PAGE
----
We are using cookies to implement functions like login, shopping cart or language selection for this website. Furthermore we use Google Analytics to create anonymized statistical reports of the usage which creates Cookies too. You will find more information in our privacy policy.
OK, I agree I do not want Google Analytics-Cookies
Quintessence International
Login:
username:

password:

Plattform:

Forgotten password?

Registration

Quintessence Int 37 (2006), No. 10     28. Sep. 2006
Quintessence Int 37 (2006), No. 10  (28.09.2006)

Page 803-809, PubMed:17078279


Voids and interlayer gaps in Class 1 posterior composite restorations: A comparison between a microlayer and a 2-layer technique
Samet, Nachum / Kwon, Kung-Rock / Good, Phoebe / Weber, Hans-Peter
Objective: The main objective was to compare the presence of interlayer gaps between 2 hybrid composites placed using a microlayer and a 2-layer technique.
Method and Materials: Standardized Class 1 cavities were prepared in 40 extracted posterior teeth. Two resin composite materials were used. The control group, group A, consisted of samples of the materials extruded out of the manufacturers' syringes. Group B consisted of 10 teeth restored using 2 layers per restoration. Group C consisted of 30 teeth restored using 6 microlayers per restoration. A scanning electron microscope was used to detect voids in the samples.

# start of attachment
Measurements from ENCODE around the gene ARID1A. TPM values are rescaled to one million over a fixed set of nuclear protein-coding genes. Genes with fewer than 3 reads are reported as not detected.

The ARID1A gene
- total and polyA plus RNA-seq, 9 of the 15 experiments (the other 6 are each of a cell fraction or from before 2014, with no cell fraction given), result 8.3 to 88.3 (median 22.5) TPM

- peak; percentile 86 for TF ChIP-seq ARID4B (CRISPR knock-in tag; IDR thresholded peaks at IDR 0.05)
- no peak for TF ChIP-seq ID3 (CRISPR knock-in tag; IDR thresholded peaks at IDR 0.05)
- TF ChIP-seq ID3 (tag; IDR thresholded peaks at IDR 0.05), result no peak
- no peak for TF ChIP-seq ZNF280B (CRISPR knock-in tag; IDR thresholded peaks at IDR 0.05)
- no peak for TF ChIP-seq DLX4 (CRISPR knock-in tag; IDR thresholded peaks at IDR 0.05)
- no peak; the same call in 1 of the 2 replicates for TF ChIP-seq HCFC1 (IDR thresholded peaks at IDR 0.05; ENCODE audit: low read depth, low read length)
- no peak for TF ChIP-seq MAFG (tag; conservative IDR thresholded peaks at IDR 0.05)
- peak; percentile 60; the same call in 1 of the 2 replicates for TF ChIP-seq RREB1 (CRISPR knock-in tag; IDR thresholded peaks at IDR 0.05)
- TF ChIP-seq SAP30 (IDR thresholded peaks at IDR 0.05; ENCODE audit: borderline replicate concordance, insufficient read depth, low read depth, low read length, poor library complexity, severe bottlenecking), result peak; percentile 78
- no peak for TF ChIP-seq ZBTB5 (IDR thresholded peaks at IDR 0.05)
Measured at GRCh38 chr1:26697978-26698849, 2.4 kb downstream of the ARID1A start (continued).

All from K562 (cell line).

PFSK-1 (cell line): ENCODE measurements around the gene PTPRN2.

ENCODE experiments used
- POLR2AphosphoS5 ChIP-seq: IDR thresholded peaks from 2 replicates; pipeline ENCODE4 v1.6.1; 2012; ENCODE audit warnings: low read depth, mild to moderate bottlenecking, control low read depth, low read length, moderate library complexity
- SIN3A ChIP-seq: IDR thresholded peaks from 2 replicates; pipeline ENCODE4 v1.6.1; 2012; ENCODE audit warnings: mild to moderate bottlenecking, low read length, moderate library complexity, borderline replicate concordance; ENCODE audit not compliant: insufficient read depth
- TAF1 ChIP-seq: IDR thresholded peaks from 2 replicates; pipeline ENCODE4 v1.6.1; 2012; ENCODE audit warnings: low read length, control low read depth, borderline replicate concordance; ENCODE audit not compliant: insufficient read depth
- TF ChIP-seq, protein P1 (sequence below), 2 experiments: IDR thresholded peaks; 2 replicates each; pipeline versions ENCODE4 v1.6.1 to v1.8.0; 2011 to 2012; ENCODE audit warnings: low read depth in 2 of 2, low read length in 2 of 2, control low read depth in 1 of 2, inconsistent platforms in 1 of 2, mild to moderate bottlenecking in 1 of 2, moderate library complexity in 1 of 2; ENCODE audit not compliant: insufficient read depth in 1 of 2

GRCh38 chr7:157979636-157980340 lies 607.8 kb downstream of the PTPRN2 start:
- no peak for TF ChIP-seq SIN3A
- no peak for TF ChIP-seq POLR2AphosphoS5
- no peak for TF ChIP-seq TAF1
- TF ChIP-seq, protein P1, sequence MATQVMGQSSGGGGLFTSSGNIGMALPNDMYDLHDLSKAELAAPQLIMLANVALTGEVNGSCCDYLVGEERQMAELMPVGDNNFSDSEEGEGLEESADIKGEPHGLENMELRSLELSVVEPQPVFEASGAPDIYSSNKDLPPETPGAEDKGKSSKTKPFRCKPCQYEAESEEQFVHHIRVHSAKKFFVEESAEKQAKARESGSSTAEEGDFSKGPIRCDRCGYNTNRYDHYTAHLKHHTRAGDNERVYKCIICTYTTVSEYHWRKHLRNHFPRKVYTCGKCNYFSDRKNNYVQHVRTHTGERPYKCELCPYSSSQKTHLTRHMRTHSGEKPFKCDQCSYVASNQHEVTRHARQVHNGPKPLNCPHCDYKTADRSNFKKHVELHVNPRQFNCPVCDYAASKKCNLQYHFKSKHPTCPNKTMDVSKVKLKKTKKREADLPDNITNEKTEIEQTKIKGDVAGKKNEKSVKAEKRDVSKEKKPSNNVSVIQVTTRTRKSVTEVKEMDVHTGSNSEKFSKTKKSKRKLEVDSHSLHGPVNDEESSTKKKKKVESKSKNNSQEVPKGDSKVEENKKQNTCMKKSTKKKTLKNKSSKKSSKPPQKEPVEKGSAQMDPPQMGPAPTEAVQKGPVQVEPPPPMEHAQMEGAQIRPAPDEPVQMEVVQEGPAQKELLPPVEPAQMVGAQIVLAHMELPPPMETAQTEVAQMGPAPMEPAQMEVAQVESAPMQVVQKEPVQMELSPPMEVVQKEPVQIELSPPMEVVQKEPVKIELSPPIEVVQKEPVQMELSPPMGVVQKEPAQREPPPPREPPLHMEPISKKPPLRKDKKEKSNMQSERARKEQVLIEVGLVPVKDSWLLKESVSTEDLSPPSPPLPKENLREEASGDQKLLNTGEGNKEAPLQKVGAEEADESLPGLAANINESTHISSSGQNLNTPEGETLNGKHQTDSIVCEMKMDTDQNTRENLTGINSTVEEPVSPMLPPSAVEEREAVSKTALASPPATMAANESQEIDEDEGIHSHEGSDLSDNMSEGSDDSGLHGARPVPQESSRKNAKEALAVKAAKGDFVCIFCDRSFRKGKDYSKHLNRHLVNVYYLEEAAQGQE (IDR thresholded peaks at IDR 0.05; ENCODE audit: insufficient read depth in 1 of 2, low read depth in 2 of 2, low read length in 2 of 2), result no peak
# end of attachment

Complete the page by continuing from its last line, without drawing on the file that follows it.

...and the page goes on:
Results: Round, well-defined voids were found in 85% to 100% of the samples within the bulks of the resin composite materials only. A statistically significant relationship between the type of composite and presence of bubbles (Fisher exact test, P = .04) was found among the 2-layer technique group. No statistically significant difference (Fisher exact test, P = .48) was found among the microlayer technique group. Irregular interlayer gaps were found in 5% to 15% of specimens within areas between bulks of composite, as detected by an electron microscope based on the different densities of the bulks of composite and the interlayer areas. No such statistically significant relationship was found (Fisher exact, P = .62) among the study groups.
Conclusions: Voids are routinely found in bulks of composite materials. Higher incidences of interlayer gaps in the 2-layer samples suggest that the use of a microlayering technique may result in fewer gaps.

Keywords: comparison, gap, microlayer, posterior composite restoration, technique, void